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Paul's Latest Blog - Magnifiers and White Canes

iCAN experiences founder Paul Nicol embarks on his own personal blog, taking the readers on his journey from diagnosis of a sight losing disease through to the present day as he makes iCAN experiences a success in the midst of tough economic times.

Hello and welcome to my Blog. My name is Paul Nicol and I am the founder of iCAN experiences. iCAN experiences is a gift experience provider that is aimed squarely at people with disabilities. I will tell you more about iCAN experiences as this blog unfolds, but for now, I will continue on with my journey to where I am today.

In my last post, I recalled the emotions of selling my car and moving out of home. As I said, city living was great, without the tie of a car I had more money to spend, mainly on going out and having a good time!

It was on one of these nights out that I met my now wife Emma. It was a chance meeting; Emma was in Oxford on a whim, meeting up with an old University friend and I happened to live with the brother of said friend. We all met up and had a night out on the town! Emma and I got on really well and have I am pleased to say been together ever since. At the time of meeting Emma, my sight was reasonable and I was completely up front and honest about my sight condition. Despite all my efforts, it didn't deter Emma!

At the age of 23 I received confirmation from Moorfields that I was also plagued with Optic Neuropathy and this was the reason for my vision deteriorating at quite a pace. It was at this point that Emma convinced me that I should look into registering blind. It took some convincing as I wasn't keen on accepting the fact that I was blind and what registering represented. It took a little time for me to get used to the idea, but eventually I did. As it turns out she was right! Social services paid me a visit and quickly got me signed up to receive Disability Living Allowance, Tax credits and the best of all "Blue Badge", the park anywhere badge. Now, for those that are not familiar with the blue badge, it is the most brilliant invention, it enables Emma to park just about anywhere. In pay and display car parks, we park for free and we can even park on double yellow lines without issue! It is brilliant and if you're entitled to one, get it (Even if the scheme is under review).

Part of the social services visit was to talk to me about supportive aids. I was so very anti such things, I was at the time, young and keen to be cool, carrying around magnifiers, white canes and similar paraphernalia simply didn't fit the "Paul Nicol image"! What I did settle on was a small half dome magnifier, something that would fit in my pocket and I could use to magnify printed text. I took about 3 months for me to actually start using it! There was however, no way I was going to carry around a long cane or symbol cane, not gonna happen!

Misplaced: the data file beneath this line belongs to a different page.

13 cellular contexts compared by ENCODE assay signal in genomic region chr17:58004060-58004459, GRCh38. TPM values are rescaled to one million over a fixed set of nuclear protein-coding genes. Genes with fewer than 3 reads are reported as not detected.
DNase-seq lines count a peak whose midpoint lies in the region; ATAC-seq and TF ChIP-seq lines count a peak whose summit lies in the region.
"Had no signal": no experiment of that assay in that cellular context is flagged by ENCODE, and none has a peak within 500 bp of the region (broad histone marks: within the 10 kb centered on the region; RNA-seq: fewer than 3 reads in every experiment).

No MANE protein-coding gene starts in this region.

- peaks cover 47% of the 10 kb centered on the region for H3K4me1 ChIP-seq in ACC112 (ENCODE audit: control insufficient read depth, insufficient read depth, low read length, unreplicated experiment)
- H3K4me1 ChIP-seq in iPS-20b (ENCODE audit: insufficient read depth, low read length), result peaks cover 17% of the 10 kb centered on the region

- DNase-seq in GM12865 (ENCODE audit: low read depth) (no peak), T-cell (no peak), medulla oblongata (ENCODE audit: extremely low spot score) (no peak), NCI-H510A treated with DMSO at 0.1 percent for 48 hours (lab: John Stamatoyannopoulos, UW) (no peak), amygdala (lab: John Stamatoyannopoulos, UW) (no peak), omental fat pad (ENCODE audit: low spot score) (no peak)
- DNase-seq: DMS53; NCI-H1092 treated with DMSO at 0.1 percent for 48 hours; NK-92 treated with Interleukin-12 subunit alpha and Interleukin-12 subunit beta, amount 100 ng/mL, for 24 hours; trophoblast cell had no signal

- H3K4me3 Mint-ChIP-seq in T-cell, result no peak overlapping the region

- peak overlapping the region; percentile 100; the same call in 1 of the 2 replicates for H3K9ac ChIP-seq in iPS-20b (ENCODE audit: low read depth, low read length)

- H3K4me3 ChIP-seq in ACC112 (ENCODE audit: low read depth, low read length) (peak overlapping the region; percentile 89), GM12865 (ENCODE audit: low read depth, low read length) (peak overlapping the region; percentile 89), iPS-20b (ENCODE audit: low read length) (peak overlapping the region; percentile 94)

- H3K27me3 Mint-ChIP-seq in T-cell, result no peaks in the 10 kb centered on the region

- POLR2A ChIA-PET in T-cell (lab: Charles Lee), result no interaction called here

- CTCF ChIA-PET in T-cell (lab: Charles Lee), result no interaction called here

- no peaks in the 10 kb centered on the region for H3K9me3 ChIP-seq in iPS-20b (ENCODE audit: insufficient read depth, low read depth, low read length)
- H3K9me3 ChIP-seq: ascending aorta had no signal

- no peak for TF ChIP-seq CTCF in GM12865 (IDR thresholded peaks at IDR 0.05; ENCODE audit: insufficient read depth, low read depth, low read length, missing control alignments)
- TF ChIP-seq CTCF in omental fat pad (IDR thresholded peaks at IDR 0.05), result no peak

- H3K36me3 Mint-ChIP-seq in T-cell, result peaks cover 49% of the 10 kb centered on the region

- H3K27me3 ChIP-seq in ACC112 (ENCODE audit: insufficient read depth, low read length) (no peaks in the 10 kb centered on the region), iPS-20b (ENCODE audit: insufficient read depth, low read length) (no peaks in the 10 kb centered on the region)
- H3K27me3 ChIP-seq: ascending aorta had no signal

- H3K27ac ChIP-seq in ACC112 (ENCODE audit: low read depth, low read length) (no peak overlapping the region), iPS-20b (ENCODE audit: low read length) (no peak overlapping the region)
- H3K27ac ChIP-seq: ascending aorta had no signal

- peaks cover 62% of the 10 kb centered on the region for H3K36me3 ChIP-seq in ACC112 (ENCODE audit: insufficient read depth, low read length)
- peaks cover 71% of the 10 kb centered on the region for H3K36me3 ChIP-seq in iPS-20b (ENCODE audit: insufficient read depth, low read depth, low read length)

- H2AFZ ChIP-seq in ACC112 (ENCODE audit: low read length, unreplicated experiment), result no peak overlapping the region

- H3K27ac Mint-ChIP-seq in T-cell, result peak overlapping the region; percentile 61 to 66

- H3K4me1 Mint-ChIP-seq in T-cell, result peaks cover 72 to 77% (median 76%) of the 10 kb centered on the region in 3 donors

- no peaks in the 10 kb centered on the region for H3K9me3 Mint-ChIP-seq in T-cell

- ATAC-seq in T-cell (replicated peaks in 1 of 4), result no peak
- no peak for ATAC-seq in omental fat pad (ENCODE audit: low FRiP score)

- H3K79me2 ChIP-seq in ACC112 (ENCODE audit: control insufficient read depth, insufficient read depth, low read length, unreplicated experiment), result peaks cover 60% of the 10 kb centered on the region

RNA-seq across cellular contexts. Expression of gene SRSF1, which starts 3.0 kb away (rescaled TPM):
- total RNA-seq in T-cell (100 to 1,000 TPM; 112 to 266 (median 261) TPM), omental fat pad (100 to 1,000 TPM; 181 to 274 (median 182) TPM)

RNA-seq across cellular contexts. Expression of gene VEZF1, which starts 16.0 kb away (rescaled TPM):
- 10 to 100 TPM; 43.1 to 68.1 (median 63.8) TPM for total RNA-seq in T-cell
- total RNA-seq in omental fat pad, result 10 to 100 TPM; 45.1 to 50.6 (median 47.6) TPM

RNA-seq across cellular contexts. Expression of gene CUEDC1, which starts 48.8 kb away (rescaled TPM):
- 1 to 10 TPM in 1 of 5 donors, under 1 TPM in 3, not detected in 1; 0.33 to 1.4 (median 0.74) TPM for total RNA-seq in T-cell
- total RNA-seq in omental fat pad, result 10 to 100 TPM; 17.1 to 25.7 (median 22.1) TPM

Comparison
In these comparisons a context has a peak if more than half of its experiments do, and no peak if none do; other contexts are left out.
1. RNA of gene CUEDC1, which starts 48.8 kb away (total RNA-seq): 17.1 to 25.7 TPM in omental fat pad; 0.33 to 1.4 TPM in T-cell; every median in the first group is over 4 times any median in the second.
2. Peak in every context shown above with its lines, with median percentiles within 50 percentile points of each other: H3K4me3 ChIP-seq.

As time passed, I had to admit that I was struggling to view a computer screen, this was a key part of my job, being a computer support engineer at the time! My colleagues would see me with my nose pressed up against the screen and it became a reality that I was going to need some help here! I had to get in touch with Access to Work, they helped me by providing me with Dolphin Super Nova a screen magnifier and screen reader bit of software for a Windows PC, as well as some assistance with travel to work via a taxi as I was struggling with using public transport.

It was at the age of 25 that my boss, a great chap called Philip Bailey called me into an office with the Technical Director. Ominous I thought, Phil then very tactfully approached the subject of my mobility and safety around the office. He had noticed me moving around, bumping into the odd desk and using the wall of the corridor to navigate around. He was of course right, I wasn't the slowest of people and despite the best efforts of those around me, there was always a hazard around, be it a bin or a box of paper. I agreed to get some help and then dutifully did nothing! This was the acceptance thing again. I didn't want to use a white cane, I’d look stupid, people would look at me, it just wasn't me!

Anyway, life carried on for about 6 months and then once again, Phil called me in with the Technical Director again, "Paul, you've got to do something about your navigation around the office, we're really concerned for you" etc. I reasoned with them and got myself a white cane. It was however only to come out at work so that I could get around the building. I was definitely resistant to the white cane!

Undoubtedly, accepting the white cane, even in just the work environment was a major step. It got me used to walking around with the cane, got my colleagues used to seeing me with it and ultimately helped me to see that it was essential and that the issues that surround the cane were all of my own making and my own mind!

That's it for now, my next blog will cover my progress and how I got involved with outdoor activities.

I'm off to Birmingham sight village tomorrow, if you're going, I hope you enjoy the day, I know I will!

All the best,
Paul

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